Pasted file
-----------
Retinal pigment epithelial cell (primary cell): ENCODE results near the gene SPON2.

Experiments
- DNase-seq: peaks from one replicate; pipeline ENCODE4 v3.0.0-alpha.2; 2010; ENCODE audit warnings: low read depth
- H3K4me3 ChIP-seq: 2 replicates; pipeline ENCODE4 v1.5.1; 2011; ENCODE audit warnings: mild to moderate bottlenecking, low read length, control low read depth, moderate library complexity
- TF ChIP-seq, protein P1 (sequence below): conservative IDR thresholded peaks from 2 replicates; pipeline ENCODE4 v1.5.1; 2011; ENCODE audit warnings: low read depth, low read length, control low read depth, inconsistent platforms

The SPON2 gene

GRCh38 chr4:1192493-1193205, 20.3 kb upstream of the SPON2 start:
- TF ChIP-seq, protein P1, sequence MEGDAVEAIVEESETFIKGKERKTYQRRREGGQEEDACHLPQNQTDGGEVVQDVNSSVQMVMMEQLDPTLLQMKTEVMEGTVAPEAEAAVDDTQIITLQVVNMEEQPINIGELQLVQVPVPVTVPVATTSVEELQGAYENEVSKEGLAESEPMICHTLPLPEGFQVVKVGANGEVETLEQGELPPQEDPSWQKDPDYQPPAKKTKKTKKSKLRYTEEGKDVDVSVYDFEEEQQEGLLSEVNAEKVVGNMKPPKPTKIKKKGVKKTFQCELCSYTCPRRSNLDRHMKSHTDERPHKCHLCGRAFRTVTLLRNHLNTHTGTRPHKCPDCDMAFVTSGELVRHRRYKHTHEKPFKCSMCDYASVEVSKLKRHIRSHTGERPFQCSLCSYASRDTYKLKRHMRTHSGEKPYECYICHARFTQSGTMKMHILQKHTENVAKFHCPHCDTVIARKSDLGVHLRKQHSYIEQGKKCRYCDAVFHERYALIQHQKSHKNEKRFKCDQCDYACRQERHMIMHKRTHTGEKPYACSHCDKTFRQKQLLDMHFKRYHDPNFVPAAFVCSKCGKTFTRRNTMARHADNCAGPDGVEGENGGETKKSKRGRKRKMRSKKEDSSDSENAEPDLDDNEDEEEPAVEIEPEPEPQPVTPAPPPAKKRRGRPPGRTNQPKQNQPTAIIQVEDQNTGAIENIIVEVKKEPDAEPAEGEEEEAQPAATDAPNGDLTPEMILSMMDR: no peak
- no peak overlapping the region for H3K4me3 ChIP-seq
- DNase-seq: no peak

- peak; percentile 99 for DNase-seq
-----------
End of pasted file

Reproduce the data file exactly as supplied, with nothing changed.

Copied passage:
Retinal pigment epithelial cell (primary cell): ENCODE results near the gene SPON2.

Experiments
- DNase-seq: peaks from one replicate; pipeline ENCODE4 v3.0.0-alpha.2; 2010; ENCODE audit warnings: low read depth
- H3K4me3 ChIP-seq: 2 replicates; pipeline ENCODE4 v1.5.1; 2011; ENCODE audit warnings: mild to moderate bottlenecking, low read length, control low read depth, moderate library complexity
- TF ChIP-seq, protein P1 (sequence below): conservative IDR thresholded peaks from 2 replicates; pipeline ENCODE4 v1.5.1; 2011; ENCODE audit warnings: low read depth, low read length, control low read depth, inconsistent platforms

The SPON2 gene

GRCh38 chr4:1192493-1193205, 20.3 kb upstream of the SPON2 start:
- TF ChIP-seq, protein P1, sequence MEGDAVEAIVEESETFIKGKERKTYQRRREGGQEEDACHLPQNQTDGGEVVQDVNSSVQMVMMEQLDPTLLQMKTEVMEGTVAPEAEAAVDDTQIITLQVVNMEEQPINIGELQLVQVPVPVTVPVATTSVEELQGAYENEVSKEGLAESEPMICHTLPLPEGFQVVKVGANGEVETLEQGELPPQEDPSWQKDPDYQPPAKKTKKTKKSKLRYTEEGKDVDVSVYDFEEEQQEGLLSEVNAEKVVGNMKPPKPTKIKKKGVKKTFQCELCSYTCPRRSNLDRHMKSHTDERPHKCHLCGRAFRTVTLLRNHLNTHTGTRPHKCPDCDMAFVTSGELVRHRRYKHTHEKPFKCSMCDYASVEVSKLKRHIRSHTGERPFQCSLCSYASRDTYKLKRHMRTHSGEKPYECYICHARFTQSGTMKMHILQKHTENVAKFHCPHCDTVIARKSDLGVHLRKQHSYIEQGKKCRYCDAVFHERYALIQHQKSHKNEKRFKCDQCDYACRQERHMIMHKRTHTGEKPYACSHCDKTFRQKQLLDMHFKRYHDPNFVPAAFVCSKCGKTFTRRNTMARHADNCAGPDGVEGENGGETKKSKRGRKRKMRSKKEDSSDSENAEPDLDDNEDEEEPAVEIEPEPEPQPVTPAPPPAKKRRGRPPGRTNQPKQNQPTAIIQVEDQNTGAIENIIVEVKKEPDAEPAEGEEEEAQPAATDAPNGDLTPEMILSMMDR: no peak
- no peak overlapping the region for H3K4me3 ChIP-seq
- DNase-seq: no peak

- peak; percentile 99 for DNase-seq